• Double Blocked Courses: Students are scheduled for a double block of core instruction or report for intervention in place of an elective class.
    • Partitioning instructional time within long class blocks to include both instruction and intervention.  
    • Create Mentorship Meetings: Students receiving Tier 3 support have regularly scheduled meetings with a strategically assigned mentor to work on Social and Emotional Learning, Behavior, and/or Academic instruction. Mentors and mentees should have similar backgrounds and interests, and this can be revealed by utilizing an interest survey. A mentor can be an older peer, an educator in the building, or an outside stakeholder that has gone through proper screening to safely work with students. 

    Supporting students who need foundational support at the high school level is challenging; however, it can and must be done! 

    • Ensure that Tier 1 instruction is engaging and of high quality for all students 
    • Accelerate instruction to address specific foundational deficits 
    • Design interventions that are culturally engaging, age-appropriate, and respectful.
    • Maximize instructional time with intentional scheduling.  

    High school students with foundational needs can get the help they need to be successful academically, socially emotionally, and behaviorally. These foundational supports will also help establish a strong MTSS culture on your campus and throughout your school community, putting success for ALL students at the center of what you do. 

    For additional information on establishing a thriving MTSS culture, please also read How to Establish a Supportive & Successful MTSS Culture.

    Four Foundational Pillars for Secondary MTSS Success

    Resources For Using MTSS at the Secondary Level:

     MTSS in Secondary Schools: Major Challenges, and How to Overcome Them
    Implementing MTSS at the Secondary Level: Answering 4 Common Questions
    Best Practices for Tier 1 For the Secondary Level
    Progress Monitoring for MTSS at the Secondary Level
    Watch Dr. Mark Shinn's MTSS Summit 2021 Presentation: Secondary MTSS That Makes Sense

    Branching Minds Strengthens MTSS in Secondary Schools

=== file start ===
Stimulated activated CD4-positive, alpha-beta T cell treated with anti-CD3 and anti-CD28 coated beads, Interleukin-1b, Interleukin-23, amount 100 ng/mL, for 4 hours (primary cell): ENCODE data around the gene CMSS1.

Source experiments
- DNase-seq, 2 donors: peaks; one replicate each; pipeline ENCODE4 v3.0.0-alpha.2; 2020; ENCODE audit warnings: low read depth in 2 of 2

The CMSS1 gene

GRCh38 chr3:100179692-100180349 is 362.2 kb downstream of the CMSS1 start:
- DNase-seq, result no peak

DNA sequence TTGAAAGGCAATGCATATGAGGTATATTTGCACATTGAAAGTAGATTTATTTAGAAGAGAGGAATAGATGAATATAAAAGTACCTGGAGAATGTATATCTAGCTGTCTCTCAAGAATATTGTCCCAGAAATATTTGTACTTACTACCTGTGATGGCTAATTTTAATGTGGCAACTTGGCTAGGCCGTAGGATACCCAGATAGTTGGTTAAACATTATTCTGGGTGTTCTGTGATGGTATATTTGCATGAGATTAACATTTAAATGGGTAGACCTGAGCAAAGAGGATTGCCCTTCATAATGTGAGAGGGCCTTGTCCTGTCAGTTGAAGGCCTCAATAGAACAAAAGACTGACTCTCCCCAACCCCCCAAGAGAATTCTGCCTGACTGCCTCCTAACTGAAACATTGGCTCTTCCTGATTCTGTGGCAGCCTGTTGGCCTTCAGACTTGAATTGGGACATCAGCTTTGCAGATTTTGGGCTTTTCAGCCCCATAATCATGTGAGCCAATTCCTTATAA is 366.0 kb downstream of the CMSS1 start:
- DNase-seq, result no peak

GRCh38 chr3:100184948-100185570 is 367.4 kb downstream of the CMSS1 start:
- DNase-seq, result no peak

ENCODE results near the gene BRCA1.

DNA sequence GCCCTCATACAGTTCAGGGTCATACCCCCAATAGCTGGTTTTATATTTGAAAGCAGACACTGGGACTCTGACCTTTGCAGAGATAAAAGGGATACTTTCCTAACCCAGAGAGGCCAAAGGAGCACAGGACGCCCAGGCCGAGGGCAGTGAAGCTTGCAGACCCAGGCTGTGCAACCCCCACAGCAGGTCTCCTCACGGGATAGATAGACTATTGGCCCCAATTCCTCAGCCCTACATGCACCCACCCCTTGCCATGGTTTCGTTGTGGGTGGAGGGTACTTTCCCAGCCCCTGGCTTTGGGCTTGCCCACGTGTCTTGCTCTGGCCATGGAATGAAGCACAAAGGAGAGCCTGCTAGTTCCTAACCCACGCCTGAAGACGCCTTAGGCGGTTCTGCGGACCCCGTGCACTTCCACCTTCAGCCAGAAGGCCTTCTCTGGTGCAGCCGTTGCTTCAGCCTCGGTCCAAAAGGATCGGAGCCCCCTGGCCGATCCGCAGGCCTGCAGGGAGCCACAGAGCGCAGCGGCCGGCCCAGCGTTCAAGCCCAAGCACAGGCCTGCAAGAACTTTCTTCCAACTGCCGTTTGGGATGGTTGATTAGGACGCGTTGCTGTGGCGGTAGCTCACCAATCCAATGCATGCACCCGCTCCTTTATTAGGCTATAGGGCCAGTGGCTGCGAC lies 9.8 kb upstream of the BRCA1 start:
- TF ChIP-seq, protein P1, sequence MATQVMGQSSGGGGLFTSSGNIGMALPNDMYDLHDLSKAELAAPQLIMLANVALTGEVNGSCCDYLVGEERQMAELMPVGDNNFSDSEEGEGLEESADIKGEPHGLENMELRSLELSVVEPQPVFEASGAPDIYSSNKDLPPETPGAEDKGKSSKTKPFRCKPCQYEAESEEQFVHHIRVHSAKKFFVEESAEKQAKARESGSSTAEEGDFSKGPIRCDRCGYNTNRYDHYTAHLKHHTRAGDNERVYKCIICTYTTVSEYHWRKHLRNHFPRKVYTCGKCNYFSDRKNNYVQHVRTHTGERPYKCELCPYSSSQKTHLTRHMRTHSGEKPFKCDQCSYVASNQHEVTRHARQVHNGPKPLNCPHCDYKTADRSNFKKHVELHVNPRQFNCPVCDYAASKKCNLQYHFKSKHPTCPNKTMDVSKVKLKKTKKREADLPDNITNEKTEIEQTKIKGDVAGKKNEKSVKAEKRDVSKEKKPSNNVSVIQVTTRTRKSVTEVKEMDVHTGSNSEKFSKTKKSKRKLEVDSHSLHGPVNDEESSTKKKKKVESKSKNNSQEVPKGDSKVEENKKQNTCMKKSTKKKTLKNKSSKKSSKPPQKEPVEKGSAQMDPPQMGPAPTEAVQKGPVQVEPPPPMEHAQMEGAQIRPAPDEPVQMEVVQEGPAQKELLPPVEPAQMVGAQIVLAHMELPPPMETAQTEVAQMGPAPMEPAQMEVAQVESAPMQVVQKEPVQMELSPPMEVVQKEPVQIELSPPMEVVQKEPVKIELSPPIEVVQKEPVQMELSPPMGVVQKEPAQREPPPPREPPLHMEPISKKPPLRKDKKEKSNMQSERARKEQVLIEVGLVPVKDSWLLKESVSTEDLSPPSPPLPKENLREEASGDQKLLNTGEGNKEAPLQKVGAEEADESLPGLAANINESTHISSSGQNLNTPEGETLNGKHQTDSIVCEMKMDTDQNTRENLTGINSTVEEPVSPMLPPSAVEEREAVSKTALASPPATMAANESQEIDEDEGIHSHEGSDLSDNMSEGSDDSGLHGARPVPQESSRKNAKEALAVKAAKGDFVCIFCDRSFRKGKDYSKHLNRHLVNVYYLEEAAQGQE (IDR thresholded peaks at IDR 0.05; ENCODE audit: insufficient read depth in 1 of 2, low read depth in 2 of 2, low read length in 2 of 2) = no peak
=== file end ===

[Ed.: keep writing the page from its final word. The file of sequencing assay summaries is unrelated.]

A strong MTSS at the secondary level develops a positive school culture, strengthens data-driven instruction, achieves equity of student support, and ensures a pathway to graduation and greater success in life.

    Branching Minds helps by addressing the specific needs of the secondary educator to:

    • See the whole student picture (academics, behavior, SEL, and more) with one click
    • Ensure the use of accurate and reliable sources of data to make meaningful changes to instruction at every tier
    • Reliably identify students in need of academic, attendance, and engagement support, including those at risk of dropping out 
    • Save time accessing curated research-based secondary resources to support differentiation
    • Save effort finding students with shared needs, designing group and individual support plans, and making decisions about student progress
    • Seamlessly collaborate and share data across teams, across years
    • Easily log interventions, supports, student progress, meetings, and plans

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    Breese, M. (n.d.). 6 Research-Based Interventions for Writing. https://www.branchingminds.com/blog. Retrieved September 1, 2022, from https://www.branchingminds.com/blog/interventions-for-writing

    Epler, P. (2019). Teacher Insight on RTI Implementation at the Middle and High School Levels: A Comparative Case Study. In Epler, P.L., Advanced Strategies and Models for Integrating RTI in Secondary Schools (pp. 238-255). IGI Global. https://doi.org/10.4018/978-1-5225-8322-6.ch012 

    Marlowe, A. (2021). Multi-Tiered System of Supports: A Case Study Examining Effective MTSS Implementation at the Middle School Level. Doctor of Education Dissertations. 36. https://digitalcommons.gardner-webb.edu/education-dissertations/36


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    Tagged: MTSS for Secondary

    October 11, 2022